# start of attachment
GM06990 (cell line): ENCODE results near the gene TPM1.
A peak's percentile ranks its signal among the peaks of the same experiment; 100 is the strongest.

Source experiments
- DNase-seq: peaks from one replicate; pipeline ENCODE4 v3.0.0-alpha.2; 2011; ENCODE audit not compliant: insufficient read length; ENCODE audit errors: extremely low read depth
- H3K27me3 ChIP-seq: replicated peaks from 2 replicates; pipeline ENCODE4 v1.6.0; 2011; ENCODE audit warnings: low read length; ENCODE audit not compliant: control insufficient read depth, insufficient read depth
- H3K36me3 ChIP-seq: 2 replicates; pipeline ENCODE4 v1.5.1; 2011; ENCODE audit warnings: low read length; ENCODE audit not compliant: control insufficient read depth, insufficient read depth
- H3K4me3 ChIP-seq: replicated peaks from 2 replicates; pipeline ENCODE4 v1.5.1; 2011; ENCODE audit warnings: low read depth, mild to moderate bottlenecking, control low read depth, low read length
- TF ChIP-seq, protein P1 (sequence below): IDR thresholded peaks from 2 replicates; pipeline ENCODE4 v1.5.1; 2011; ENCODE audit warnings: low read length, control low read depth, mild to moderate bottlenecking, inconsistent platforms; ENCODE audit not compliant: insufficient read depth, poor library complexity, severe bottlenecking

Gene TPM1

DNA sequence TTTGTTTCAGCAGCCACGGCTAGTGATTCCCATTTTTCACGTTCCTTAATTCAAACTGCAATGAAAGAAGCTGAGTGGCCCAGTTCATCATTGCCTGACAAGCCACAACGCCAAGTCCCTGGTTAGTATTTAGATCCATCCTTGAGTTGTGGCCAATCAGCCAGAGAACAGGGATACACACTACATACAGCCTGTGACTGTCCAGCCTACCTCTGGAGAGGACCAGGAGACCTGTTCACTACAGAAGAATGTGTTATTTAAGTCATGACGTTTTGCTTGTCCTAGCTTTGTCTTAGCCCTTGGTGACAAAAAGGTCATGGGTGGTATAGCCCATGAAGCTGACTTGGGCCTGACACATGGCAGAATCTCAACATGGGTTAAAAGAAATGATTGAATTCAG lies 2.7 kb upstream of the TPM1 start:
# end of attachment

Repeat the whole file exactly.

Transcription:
GM06990 (cell line): ENCODE results near the gene TPM1.
A peak's percentile ranks its signal among the peaks of the same experiment; 100 is the strongest.

Source experiments
- DNase-seq: peaks from one replicate; pipeline ENCODE4 v3.0.0-alpha.2; 2011; ENCODE audit not compliant: insufficient read length; ENCODE audit errors: extremely low read depth
- H3K27me3 ChIP-seq: replicated peaks from 2 replicates; pipeline ENCODE4 v1.6.0; 2011; ENCODE audit warnings: low read length; ENCODE audit not compliant: control insufficient read depth, insufficient read depth
- H3K36me3 ChIP-seq: 2 replicates; pipeline ENCODE4 v1.5.1; 2011; ENCODE audit warnings: low read length; ENCODE audit not compliant: control insufficient read depth, insufficient read depth
- H3K4me3 ChIP-seq: replicated peaks from 2 replicates; pipeline ENCODE4 v1.5.1; 2011; ENCODE audit warnings: low read depth, mild to moderate bottlenecking, control low read depth, low read length
- TF ChIP-seq, protein P1 (sequence below): IDR thresholded peaks from 2 replicates; pipeline ENCODE4 v1.5.1; 2011; ENCODE audit warnings: low read length, control low read depth, mild to moderate bottlenecking, inconsistent platforms; ENCODE audit not compliant: insufficient read depth, poor library complexity, severe bottlenecking

Gene TPM1

DNA sequence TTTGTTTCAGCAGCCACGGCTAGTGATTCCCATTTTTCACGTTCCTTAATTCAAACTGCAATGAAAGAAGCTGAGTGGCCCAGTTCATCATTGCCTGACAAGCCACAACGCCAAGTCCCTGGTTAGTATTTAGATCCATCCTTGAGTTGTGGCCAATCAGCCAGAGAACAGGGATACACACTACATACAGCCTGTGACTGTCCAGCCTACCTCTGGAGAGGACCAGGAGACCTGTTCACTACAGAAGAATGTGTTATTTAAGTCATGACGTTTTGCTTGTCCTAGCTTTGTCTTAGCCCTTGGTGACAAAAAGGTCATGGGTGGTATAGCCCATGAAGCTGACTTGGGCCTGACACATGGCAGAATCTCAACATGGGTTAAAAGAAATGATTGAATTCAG lies 2.7 kb upstream of the TPM1 start: